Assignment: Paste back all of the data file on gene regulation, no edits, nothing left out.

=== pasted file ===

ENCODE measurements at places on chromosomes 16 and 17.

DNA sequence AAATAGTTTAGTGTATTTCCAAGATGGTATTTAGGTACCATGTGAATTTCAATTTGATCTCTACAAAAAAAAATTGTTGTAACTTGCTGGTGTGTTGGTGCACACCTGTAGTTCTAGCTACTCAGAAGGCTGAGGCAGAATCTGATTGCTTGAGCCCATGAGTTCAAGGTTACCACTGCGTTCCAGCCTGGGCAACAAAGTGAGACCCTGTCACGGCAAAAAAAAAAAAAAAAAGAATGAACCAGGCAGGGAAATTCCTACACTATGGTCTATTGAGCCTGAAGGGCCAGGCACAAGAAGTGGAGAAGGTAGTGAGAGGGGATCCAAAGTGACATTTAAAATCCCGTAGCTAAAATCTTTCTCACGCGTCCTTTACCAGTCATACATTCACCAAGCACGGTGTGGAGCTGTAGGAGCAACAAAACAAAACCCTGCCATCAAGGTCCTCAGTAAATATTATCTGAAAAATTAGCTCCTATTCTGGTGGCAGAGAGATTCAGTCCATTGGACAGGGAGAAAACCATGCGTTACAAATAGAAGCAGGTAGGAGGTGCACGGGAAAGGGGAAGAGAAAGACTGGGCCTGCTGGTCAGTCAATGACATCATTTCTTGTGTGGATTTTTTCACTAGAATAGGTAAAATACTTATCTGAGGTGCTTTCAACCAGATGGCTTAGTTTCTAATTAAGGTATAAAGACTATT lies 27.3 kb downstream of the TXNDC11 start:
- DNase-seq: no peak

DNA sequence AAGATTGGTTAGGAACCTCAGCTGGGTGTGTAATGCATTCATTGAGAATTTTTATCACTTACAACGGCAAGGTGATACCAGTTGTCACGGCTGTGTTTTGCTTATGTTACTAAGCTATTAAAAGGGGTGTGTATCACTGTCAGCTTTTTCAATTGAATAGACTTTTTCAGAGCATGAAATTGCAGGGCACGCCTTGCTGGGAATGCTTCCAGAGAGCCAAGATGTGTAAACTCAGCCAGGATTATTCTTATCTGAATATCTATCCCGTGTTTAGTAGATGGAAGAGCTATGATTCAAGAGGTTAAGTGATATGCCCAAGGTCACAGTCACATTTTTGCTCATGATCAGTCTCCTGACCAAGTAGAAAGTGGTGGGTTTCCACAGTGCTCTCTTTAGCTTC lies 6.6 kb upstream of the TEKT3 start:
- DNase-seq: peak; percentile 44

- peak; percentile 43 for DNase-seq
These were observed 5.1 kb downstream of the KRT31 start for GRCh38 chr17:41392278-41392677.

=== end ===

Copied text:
ENCODE measurements at places on chromosomes 16 and 17.

DNA sequence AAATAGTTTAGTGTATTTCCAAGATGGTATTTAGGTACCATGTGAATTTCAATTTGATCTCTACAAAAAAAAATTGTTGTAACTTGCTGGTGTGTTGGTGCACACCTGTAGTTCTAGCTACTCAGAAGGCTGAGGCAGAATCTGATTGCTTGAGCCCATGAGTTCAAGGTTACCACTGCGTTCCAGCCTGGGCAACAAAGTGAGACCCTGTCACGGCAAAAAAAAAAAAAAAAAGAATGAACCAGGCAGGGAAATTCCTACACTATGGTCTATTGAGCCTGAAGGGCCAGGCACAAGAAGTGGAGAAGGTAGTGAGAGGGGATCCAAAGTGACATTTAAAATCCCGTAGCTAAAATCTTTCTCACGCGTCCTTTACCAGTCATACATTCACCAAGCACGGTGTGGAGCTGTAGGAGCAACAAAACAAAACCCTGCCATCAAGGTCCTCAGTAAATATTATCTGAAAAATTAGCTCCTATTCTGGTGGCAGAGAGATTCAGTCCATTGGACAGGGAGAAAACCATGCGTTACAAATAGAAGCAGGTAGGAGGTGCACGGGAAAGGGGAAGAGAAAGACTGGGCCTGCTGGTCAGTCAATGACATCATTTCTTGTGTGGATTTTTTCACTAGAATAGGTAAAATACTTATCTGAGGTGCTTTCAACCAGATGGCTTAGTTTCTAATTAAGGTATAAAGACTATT lies 27.3 kb downstream of the TXNDC11 start:
- DNase-seq: no peak

DNA sequence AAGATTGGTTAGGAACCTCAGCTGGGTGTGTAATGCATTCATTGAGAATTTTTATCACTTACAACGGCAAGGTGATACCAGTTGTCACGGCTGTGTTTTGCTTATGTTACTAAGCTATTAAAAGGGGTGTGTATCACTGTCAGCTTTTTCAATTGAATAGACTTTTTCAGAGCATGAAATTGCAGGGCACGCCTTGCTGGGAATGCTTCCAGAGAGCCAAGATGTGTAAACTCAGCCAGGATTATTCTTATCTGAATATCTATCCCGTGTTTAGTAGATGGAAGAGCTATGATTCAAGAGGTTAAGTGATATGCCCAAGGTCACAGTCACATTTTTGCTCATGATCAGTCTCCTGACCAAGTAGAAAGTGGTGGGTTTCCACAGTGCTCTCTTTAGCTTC lies 6.6 kb upstream of the TEKT3 start:
- DNase-seq: peak; percentile 44

- peak; percentile 43 for DNase-seq
These were observed 5.1 kb downstream of the KRT31 start for GRCh38 chr17:41392278-41392677.